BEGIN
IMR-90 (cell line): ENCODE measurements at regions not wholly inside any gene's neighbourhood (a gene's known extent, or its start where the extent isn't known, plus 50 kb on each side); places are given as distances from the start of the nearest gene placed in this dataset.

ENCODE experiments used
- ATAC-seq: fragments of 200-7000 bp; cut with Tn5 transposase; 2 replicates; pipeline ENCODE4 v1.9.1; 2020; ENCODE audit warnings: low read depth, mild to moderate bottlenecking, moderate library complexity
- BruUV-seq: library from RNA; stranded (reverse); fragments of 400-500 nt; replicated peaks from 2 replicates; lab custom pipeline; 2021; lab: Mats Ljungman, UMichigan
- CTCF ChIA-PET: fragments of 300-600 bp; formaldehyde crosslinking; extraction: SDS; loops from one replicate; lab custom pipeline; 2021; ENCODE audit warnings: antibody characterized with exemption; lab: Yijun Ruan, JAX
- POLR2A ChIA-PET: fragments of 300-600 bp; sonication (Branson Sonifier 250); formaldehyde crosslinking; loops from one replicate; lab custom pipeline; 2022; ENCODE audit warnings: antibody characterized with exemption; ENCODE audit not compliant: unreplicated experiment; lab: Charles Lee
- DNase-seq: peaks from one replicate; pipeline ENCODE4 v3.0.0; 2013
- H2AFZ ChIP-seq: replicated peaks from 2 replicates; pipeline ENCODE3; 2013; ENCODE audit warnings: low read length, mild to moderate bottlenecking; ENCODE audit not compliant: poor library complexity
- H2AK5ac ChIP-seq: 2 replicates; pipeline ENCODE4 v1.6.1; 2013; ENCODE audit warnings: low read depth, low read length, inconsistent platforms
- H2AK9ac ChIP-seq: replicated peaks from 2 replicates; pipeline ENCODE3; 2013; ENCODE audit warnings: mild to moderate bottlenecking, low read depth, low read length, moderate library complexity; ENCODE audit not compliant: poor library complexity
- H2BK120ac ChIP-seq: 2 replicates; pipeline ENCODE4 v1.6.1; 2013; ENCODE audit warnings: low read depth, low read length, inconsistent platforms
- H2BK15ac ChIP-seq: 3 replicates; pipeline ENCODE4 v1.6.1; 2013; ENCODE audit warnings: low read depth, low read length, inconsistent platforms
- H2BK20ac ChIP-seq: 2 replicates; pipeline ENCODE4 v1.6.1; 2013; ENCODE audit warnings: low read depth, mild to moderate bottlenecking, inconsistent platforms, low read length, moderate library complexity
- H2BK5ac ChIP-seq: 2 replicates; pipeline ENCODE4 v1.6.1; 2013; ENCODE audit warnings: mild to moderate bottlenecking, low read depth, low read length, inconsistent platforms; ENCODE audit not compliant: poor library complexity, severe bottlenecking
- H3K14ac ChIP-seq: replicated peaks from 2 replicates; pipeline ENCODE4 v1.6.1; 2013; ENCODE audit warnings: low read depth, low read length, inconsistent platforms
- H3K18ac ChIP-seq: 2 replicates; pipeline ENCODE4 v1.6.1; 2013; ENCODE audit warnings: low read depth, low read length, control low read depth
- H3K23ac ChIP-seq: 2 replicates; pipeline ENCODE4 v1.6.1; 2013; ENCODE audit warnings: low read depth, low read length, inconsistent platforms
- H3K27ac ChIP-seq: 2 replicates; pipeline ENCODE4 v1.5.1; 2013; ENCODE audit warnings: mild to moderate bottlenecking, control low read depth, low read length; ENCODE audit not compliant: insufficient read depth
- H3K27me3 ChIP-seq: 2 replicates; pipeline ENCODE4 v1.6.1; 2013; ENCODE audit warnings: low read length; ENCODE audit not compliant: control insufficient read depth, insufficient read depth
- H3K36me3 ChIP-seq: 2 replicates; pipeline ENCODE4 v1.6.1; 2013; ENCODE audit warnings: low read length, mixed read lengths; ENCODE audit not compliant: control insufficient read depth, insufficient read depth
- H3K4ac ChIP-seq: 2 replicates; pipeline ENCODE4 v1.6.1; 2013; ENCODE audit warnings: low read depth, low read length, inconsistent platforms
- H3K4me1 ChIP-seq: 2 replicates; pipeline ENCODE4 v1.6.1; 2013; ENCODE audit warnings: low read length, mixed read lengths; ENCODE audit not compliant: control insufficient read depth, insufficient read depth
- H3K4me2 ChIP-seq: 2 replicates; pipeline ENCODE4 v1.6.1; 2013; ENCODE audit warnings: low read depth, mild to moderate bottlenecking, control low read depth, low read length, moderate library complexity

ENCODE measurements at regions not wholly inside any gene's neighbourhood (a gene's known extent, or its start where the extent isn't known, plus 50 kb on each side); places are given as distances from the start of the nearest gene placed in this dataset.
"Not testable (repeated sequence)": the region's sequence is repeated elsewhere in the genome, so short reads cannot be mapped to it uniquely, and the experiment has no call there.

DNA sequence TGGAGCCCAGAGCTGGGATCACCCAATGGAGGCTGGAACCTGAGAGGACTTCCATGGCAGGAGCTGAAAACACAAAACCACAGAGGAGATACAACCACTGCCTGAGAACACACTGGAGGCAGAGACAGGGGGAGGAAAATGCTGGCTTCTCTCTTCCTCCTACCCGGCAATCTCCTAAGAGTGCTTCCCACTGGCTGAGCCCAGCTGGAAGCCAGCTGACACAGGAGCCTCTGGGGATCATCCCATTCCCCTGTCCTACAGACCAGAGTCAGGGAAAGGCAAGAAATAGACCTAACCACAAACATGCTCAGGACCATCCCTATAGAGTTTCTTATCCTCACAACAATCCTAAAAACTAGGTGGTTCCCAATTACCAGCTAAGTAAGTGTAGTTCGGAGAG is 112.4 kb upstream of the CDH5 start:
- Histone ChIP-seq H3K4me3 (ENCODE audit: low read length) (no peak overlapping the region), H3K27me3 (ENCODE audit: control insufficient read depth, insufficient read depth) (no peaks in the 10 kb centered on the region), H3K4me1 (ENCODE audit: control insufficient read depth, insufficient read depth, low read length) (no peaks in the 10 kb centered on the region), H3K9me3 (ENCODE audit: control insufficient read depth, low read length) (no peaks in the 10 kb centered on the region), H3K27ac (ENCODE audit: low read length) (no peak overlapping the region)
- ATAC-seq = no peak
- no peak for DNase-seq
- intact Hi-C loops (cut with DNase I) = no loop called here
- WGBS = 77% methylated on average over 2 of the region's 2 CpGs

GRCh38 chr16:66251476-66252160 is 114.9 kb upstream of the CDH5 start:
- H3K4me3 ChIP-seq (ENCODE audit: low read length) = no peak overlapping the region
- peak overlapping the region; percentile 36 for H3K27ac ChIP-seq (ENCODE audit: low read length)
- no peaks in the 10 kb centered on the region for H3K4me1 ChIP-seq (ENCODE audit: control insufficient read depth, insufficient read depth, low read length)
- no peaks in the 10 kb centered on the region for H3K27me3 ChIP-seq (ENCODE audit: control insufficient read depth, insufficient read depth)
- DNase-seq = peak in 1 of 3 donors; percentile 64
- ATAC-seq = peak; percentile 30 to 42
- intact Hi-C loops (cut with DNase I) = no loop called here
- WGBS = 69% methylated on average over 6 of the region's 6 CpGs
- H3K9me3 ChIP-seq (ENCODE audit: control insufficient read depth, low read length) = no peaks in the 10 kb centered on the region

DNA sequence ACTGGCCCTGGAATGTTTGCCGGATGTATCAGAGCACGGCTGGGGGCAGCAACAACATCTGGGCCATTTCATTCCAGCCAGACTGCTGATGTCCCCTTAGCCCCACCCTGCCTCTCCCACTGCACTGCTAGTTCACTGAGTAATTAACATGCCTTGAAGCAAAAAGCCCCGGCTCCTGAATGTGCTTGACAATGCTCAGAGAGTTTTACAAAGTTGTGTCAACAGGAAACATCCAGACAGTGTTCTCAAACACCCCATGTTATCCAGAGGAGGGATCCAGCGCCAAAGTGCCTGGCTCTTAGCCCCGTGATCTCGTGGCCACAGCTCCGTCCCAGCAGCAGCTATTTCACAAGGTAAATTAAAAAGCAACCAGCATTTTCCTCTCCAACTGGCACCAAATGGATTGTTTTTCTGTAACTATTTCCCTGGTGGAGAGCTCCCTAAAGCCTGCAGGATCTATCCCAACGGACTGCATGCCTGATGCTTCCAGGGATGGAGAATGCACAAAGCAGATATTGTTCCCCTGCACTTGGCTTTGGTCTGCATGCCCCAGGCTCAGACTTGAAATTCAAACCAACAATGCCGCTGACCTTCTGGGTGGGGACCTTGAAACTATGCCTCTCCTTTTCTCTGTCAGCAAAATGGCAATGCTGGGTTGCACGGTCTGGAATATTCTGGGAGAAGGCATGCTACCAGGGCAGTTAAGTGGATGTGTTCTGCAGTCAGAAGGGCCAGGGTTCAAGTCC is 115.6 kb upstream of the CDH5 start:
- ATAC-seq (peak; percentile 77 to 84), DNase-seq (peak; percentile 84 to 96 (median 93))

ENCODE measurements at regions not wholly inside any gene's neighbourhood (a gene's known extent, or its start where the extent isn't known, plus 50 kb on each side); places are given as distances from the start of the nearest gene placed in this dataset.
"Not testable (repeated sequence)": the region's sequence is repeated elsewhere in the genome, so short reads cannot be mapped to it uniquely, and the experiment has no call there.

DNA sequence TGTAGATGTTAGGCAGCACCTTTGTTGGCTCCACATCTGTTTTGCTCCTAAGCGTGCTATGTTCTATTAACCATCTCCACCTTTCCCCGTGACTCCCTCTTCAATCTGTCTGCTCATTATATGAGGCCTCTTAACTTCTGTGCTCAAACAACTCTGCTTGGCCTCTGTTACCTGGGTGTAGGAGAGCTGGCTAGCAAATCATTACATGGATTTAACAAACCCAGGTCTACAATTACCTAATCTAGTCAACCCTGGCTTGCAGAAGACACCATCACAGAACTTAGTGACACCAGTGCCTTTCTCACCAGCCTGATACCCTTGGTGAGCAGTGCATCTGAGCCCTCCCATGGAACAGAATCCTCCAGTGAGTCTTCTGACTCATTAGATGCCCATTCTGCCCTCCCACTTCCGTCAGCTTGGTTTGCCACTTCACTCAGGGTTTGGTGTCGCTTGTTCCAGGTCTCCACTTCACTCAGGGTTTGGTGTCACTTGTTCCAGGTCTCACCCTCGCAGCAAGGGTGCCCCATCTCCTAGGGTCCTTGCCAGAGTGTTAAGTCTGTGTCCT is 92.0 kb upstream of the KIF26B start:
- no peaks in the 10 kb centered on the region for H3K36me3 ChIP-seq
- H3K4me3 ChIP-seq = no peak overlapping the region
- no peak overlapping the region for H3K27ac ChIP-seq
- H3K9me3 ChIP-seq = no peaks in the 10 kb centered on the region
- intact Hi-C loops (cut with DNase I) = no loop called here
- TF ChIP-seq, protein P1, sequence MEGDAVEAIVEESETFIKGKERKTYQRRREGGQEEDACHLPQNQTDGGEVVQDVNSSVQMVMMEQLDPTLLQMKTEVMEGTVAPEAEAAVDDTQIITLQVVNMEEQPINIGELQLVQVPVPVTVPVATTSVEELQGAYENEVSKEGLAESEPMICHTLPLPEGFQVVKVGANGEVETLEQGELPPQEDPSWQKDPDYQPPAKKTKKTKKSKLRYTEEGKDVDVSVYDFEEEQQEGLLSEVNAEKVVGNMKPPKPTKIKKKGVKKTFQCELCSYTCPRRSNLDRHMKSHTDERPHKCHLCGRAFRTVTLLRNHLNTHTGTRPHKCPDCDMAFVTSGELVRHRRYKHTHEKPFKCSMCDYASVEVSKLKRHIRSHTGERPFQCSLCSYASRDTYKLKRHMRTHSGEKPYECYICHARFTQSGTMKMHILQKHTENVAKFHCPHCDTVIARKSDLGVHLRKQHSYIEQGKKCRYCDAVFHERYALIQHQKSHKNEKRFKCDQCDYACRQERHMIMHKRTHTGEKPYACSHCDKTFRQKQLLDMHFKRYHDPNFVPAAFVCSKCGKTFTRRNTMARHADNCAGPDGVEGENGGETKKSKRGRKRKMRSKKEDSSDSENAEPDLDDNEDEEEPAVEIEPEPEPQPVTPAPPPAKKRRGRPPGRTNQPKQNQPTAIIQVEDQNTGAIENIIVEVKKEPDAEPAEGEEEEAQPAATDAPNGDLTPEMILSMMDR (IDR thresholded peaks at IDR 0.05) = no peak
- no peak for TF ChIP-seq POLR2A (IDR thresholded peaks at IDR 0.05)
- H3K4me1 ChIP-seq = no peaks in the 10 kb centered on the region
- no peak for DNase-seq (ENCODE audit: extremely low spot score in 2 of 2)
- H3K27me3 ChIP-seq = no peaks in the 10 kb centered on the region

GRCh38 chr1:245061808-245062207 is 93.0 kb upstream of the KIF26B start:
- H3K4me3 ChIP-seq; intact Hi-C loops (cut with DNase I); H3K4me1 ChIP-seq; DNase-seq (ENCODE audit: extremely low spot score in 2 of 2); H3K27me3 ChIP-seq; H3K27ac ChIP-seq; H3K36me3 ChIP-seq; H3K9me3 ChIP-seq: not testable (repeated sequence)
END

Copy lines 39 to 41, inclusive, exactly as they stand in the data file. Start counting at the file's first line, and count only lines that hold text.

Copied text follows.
- intact Hi-C loops (cut with DNase I) = no loop called here
- WGBS = 69% methylated on average over 6 of the region's 6 CpGs
- H3K9me3 ChIP-seq (ENCODE audit: control insufficient read depth, low read length) = no peaks in the 10 kb centered on the region